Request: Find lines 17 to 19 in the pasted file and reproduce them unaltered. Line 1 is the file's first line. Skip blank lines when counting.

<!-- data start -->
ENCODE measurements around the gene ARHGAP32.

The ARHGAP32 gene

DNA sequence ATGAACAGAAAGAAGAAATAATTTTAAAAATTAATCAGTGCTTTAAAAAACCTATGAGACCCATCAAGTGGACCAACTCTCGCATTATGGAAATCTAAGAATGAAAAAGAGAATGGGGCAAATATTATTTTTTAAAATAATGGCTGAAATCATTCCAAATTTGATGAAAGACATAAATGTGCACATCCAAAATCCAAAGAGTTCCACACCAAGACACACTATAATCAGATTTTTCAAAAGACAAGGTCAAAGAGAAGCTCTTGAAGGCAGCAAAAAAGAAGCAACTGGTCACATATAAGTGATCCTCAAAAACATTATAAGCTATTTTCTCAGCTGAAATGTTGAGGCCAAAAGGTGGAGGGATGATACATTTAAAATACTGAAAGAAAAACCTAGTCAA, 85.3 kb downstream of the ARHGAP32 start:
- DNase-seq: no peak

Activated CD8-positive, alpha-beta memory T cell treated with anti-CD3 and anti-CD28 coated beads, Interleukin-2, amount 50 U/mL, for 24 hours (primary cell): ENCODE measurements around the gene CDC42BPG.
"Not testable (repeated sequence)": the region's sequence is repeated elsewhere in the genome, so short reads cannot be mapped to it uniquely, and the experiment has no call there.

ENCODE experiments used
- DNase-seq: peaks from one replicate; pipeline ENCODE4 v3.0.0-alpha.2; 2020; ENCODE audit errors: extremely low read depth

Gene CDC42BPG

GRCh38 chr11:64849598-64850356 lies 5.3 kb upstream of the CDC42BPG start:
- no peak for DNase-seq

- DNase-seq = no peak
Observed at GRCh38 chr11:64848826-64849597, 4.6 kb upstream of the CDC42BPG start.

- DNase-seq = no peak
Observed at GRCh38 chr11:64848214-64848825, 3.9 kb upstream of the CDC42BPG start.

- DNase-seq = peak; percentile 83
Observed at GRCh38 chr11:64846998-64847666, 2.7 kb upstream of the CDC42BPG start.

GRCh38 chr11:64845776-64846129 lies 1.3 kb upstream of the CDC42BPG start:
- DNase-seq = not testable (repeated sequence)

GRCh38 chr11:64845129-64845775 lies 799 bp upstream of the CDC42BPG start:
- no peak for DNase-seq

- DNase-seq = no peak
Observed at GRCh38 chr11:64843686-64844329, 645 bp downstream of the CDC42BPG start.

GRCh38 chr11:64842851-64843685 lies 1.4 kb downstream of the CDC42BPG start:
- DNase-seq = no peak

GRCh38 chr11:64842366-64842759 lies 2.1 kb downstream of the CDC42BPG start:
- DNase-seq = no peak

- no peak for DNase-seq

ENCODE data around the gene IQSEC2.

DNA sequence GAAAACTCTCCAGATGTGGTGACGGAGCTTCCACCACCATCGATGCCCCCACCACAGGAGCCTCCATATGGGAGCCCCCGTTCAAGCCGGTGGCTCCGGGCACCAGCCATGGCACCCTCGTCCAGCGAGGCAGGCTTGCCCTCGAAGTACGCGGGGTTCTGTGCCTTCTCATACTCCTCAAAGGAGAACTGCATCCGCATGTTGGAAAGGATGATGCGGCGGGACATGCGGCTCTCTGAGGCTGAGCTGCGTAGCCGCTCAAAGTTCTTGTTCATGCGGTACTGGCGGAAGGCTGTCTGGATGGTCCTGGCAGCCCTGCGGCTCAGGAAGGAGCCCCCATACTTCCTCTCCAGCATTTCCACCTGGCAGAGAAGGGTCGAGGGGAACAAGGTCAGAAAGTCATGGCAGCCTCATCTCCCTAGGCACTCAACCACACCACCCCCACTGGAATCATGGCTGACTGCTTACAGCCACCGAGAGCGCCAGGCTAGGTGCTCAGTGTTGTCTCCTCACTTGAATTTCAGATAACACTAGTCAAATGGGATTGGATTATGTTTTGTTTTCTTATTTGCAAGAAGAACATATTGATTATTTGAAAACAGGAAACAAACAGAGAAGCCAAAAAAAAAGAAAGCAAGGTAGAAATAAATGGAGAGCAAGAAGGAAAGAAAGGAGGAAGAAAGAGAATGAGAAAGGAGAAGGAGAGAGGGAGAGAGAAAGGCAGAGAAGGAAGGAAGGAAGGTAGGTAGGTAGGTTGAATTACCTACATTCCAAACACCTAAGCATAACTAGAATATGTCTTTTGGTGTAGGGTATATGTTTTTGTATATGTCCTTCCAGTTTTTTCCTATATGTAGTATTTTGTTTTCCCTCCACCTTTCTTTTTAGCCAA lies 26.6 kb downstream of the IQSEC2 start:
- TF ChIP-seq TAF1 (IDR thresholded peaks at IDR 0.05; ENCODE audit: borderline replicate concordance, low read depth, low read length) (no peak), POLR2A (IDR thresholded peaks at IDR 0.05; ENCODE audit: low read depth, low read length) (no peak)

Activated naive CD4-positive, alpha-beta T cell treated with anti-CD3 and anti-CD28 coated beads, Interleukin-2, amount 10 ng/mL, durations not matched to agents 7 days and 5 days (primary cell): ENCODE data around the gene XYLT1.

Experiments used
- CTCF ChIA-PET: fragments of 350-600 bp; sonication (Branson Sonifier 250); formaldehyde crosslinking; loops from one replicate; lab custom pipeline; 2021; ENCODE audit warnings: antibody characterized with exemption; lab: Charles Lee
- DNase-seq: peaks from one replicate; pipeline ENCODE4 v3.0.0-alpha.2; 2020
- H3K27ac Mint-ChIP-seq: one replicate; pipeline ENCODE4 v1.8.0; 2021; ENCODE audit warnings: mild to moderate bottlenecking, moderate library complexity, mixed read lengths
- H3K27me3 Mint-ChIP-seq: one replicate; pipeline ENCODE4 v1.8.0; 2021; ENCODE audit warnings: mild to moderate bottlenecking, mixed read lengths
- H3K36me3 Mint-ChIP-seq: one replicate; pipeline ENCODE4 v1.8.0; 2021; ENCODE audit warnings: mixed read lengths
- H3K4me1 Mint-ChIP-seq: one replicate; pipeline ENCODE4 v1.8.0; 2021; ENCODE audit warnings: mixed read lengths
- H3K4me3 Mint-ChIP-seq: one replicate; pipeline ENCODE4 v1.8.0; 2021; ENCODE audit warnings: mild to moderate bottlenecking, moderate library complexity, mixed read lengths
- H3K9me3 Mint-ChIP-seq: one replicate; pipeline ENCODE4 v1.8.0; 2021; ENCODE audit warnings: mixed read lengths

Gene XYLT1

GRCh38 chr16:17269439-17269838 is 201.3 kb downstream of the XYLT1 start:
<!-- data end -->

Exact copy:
Observed at GRCh38 chr11:64846998-64847666, 2.7 kb upstream of the CDC42BPG start.

GRCh38 chr11:64845776-64846129 lies 1.3 kb upstream of the CDC42BPG start:
- DNase-seq = not testable (repeated sequence)